(Originally published in the Spring 2014 issue of USTCC News)
My mother sometimes would say that I was “sharp as a marble”. I am still not sure what she meant, but I like to believe that she was referring to my tendency to learn by the school of hard knocks. Well, regarding teaching Tai Chi, I now have three years under my belt and these are Ten Lessons learned from trainers, workshops, books, participants, and of course a hard knock or two.
One.Always be prepared. If you are not, your participants will know and they will tell you. One of my participants asked me if the Dan Tien was an organ and she commented that she had never studied about it in her anatomy and physiology class. Well, I did my best to explain that it was based on Chinese beliefs and it was related to Qi. She frowned at my answer and next asked me to define Qi. I mumbled that it was a form of energy and quickly hastened to move onward in the class letting her know that I would get back to her by the next class. Well, I can tell you that I went home and visited my buddy Google. My knowledge level and confidence level was up when I talked to her a week later. Her frown became a smile. I learned that by staying on top of my Tai Chi both I and the participants would benefit.
Two.If you don’t know, say so and get back to your students after you do your research or review the form. The students will respect your honesty and openness. Conversely, if you know, as one of my professors would like to say “know that you know”.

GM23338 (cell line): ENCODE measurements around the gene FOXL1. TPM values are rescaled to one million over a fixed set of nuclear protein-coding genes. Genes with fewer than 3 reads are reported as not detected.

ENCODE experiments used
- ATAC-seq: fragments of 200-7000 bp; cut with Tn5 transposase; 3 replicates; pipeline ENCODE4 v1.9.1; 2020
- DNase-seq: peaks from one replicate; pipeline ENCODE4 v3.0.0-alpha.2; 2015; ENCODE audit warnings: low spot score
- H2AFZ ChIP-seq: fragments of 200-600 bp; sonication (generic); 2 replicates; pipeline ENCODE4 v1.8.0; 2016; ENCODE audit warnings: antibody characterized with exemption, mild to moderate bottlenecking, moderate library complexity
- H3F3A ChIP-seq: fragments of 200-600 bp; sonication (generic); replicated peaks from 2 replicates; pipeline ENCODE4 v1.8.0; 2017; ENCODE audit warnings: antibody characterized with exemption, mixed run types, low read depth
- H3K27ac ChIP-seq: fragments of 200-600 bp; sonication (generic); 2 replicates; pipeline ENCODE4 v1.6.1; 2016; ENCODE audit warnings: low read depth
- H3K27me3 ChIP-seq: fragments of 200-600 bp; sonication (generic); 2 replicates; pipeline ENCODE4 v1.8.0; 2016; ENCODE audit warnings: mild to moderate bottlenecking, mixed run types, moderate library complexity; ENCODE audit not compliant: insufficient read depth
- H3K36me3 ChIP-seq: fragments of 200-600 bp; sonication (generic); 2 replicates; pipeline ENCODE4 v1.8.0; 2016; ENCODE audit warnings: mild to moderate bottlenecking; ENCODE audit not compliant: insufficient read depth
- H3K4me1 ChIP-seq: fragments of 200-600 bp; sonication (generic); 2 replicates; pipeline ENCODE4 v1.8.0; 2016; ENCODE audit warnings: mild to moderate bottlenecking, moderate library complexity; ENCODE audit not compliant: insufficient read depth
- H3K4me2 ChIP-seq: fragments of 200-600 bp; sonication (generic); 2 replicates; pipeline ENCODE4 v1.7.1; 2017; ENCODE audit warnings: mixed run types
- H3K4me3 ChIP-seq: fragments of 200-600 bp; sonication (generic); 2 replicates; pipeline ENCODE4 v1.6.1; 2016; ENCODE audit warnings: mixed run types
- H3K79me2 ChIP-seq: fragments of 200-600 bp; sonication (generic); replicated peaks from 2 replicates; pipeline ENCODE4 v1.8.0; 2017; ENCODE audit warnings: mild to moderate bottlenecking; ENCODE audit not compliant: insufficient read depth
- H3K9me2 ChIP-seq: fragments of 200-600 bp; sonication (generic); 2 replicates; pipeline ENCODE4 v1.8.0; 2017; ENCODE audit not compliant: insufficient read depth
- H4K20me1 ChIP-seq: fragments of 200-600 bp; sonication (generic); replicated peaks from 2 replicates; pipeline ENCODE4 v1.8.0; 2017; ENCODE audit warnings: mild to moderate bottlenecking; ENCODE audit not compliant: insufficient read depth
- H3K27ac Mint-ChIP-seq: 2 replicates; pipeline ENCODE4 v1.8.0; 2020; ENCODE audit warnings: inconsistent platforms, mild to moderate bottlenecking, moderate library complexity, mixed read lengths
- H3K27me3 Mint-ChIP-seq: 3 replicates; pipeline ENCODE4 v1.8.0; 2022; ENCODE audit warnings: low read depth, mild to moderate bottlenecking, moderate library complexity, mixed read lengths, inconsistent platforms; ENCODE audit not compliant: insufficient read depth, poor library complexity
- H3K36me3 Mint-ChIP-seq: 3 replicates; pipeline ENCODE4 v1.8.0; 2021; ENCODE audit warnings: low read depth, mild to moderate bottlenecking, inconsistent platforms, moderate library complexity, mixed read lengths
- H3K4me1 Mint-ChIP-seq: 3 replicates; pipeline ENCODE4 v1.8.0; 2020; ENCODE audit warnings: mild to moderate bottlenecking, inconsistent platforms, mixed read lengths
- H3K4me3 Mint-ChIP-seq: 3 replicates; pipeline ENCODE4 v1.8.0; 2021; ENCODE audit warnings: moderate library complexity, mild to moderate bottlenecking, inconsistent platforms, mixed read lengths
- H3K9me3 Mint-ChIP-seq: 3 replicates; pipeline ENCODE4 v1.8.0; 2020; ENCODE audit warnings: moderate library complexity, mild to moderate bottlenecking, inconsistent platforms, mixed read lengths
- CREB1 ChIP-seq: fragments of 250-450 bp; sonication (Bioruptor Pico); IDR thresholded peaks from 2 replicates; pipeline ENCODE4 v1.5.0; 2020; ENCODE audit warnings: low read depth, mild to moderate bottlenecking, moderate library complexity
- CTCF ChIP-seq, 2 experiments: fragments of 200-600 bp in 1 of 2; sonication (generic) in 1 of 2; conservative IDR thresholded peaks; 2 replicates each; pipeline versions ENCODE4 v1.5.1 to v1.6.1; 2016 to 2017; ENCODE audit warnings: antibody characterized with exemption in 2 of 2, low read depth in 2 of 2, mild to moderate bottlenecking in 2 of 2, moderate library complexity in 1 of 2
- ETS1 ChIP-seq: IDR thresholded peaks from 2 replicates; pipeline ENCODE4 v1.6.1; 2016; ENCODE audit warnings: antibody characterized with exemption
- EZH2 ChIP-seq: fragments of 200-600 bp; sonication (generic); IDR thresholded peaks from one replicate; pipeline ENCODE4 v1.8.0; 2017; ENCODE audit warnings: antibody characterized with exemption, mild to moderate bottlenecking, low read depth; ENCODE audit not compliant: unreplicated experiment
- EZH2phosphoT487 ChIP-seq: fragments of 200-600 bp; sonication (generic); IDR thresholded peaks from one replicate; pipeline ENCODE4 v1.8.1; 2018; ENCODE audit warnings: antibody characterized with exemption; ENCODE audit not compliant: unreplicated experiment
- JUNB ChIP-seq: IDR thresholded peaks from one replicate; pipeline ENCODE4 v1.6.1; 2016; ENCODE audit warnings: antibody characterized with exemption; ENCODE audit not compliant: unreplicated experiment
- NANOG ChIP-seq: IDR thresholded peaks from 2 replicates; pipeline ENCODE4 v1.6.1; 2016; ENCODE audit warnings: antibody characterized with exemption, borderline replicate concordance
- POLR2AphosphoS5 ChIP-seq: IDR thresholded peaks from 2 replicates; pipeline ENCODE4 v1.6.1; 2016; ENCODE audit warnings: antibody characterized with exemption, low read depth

Three.Listen compassionately to your participants. They have come to you to learn and deserve your utmost attention. Each one of us wants to feel important and heard. No question or comment is unimportant.
Four.Remember that each participant is unique. Each one has their learning style and innate abilities. It is your job to learn about them so you can be more effective in your teaching. Watch everyone closely when they show you what they have learned.
Five.Have fun with and in your class. Start with a smile, end with a smile and take time to laugh in between. Anecdotal information and sensible humor go a long way when we “play” Tai Chi.
Six.Take your time in teaching the form sets. Learning Tai Chi can feel awkward at first and repetition will hone in the skill. Remember that when you learned it was not as easy as it looked.
Seven.Embrace the “do”. I like to tell the participants that the benefits of Tai Chi only come from doing it. I add that learning Tai Chi is learning about ourselves, mentally, physically, and spiritually. We do this through the “playing of Tai Chi or the “do”. I sometimes add “to do or not to do, that is the question”.
Eight.Challenge the participants cognitively and physically. I find that most of my participants are hungry for knowledge regardless of their age or abilities. Incrementally add new information. Encourage them to go slower and to song the joints. You will know when you sense that they are ready for more.
Nine. Remember that safety is never compromised. If you see someone struggling with balance take the time to approach the person and ask them if they would like to learn a modification that would help. You will be pleasantly surprised that most will say yes.
Ten.Always remember lesson number one. Continuous learning and preparation is critical to the success of your program. Always be yourself in your preparation by practicing what you preach. You are as unique as your participants and you must know your limits and abilities. One of the best resources when I started teaching was Dr. Lam’s book, Teaching Tai Chi Effectively. I have read it twice and still use it as reference. Read it with humility and continue onward!
Mom, thanks for pointing out that I was “sharp as a marble” which now I know has many benefits. It taught me that to truly master something, first you must ma.ster yourself and sometimes that comes by ebbing when you should flow and flowing when you should ebb.
Art lives in Clovis, California.